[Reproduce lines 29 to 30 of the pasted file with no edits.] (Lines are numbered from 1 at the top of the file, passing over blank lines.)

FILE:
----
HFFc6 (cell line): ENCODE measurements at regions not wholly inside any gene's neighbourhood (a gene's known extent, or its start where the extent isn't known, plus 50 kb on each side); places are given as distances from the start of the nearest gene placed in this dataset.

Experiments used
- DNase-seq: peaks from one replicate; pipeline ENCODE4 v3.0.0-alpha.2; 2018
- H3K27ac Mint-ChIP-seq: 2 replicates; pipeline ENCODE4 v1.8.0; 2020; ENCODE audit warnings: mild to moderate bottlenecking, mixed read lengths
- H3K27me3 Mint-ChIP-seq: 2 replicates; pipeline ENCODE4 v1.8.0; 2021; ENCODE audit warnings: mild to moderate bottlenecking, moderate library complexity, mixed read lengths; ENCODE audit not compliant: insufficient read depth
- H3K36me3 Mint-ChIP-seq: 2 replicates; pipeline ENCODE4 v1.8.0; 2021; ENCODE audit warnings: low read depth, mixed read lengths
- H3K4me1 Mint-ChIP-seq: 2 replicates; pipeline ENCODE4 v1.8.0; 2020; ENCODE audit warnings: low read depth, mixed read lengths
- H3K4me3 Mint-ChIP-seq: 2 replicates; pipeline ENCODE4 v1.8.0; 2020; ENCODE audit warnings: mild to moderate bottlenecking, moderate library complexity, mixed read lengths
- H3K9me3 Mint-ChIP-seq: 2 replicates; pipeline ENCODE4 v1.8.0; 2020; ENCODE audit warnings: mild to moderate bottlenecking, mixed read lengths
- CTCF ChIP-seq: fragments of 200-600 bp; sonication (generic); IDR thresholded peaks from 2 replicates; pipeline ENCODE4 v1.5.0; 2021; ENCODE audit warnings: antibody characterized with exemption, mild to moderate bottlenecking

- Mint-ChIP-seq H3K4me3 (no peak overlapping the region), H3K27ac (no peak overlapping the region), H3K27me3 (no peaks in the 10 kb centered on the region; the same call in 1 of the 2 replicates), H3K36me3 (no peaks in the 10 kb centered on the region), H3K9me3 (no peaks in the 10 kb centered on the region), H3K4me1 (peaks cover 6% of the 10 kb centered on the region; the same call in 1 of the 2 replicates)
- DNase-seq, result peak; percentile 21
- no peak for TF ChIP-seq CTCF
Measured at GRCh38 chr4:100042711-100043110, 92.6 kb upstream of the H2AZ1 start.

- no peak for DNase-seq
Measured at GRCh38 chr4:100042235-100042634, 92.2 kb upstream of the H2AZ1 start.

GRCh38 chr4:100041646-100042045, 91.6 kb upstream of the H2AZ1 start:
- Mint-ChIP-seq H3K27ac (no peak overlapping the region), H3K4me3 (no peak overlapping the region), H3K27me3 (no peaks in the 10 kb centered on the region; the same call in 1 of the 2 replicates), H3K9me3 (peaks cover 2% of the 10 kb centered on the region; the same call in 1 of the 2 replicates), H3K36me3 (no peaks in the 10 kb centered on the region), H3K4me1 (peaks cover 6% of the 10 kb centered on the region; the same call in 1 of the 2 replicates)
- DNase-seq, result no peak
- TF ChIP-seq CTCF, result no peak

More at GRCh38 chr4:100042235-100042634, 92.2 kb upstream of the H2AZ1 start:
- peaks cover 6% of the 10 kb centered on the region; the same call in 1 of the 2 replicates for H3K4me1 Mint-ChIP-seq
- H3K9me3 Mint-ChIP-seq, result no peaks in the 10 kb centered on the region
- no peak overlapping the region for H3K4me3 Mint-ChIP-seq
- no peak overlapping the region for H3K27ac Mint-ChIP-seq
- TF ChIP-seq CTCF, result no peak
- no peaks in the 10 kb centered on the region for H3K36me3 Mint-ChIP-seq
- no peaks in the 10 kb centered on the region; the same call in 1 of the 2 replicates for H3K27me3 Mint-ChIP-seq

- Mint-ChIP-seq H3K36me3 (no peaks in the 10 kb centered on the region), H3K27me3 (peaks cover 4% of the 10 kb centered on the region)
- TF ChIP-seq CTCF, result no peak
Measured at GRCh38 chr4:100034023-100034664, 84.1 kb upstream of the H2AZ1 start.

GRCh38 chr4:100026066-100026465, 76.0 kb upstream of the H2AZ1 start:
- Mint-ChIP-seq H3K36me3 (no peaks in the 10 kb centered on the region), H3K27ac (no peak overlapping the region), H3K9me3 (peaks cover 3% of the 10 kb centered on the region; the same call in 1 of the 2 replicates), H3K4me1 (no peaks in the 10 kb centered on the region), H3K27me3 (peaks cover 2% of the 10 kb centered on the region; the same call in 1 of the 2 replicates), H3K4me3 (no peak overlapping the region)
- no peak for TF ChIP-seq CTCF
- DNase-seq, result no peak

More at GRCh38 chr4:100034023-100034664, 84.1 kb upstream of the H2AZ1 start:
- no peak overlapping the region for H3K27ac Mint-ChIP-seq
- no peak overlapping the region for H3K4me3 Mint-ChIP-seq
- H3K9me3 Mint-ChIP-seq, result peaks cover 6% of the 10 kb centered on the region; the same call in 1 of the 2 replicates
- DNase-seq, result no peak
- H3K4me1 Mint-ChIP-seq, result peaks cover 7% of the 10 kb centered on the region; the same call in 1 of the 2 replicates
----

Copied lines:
- Mint-ChIP-seq H3K36me3 (no peaks in the 10 kb centered on the region), H3K27me3 (peaks cover 4% of the 10 kb centered on the region)
- TF ChIP-seq CTCF, result no peak